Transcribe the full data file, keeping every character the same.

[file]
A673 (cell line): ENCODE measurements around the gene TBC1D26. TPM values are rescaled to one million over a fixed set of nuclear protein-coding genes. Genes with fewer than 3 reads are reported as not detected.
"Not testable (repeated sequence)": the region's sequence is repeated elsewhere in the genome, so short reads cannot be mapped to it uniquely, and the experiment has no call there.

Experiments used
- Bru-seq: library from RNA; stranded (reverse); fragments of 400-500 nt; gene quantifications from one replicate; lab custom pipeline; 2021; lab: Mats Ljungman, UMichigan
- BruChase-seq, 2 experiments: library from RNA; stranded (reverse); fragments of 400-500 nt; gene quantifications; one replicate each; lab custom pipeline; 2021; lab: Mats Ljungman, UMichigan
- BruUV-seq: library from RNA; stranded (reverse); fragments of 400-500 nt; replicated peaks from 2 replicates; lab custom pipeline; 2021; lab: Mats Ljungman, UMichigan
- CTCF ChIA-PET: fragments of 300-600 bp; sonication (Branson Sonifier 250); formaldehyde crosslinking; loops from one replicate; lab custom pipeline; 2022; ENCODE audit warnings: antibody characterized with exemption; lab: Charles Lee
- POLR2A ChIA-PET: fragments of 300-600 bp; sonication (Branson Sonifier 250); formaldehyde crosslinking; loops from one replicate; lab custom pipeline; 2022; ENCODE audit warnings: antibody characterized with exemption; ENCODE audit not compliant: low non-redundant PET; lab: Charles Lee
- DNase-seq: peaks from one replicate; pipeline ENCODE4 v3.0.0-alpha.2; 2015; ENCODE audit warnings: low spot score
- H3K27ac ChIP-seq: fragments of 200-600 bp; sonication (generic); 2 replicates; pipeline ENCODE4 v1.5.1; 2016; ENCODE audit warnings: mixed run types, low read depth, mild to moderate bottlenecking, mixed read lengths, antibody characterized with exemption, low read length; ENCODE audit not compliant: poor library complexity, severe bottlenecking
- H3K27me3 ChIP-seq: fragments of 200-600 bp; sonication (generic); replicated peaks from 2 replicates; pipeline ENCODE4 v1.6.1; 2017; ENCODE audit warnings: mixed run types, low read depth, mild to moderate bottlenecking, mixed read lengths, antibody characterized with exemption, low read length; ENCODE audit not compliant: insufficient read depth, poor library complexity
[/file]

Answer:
A673 (cell line): ENCODE measurements around the gene TBC1D26. TPM values are rescaled to one million over a fixed set of nuclear protein-coding genes. Genes with fewer than 3 reads are reported as not detected.
"Not testable (repeated sequence)": the region's sequence is repeated elsewhere in the genome, so short reads cannot be mapped to it uniquely, and the experiment has no call there.

Experiments used
- Bru-seq: library from RNA; stranded (reverse); fragments of 400-500 nt; gene quantifications from one replicate; lab custom pipeline; 2021; lab: Mats Ljungman, UMichigan
- BruChase-seq, 2 experiments: library from RNA; stranded (reverse); fragments of 400-500 nt; gene quantifications; one replicate each; lab custom pipeline; 2021; lab: Mats Ljungman, UMichigan
- BruUV-seq: library from RNA; stranded (reverse); fragments of 400-500 nt; replicated peaks from 2 replicates; lab custom pipeline; 2021; lab: Mats Ljungman, UMichigan
- CTCF ChIA-PET: fragments of 300-600 bp; sonication (Branson Sonifier 250); formaldehyde crosslinking; loops from one replicate; lab custom pipeline; 2022; ENCODE audit warnings: antibody characterized with exemption; lab: Charles Lee
- POLR2A ChIA-PET: fragments of 300-600 bp; sonication (Branson Sonifier 250); formaldehyde crosslinking; loops from one replicate; lab custom pipeline; 2022; ENCODE audit warnings: antibody characterized with exemption; ENCODE audit not compliant: low non-redundant PET; lab: Charles Lee
- DNase-seq: peaks from one replicate; pipeline ENCODE4 v3.0.0-alpha.2; 2015; ENCODE audit warnings: low spot score
- H3K27ac ChIP-seq: fragments of 200-600 bp; sonication (generic); 2 replicates; pipeline ENCODE4 v1.5.1; 2016; ENCODE audit warnings: mixed run types, low read depth, mild to moderate bottlenecking, mixed read lengths, antibody characterized with exemption, low read length; ENCODE audit not compliant: poor library complexity, severe bottlenecking
- H3K27me3 ChIP-seq: fragments of 200-600 bp; sonication (generic); replicated peaks from 2 replicates; pipeline ENCODE4 v1.6.1; 2017; ENCODE audit warnings: mixed run types, low read depth, mild to moderate bottlenecking, mixed read lengths, antibody characterized with exemption, low read length; ENCODE audit not compliant: insufficient read depth, poor library complexity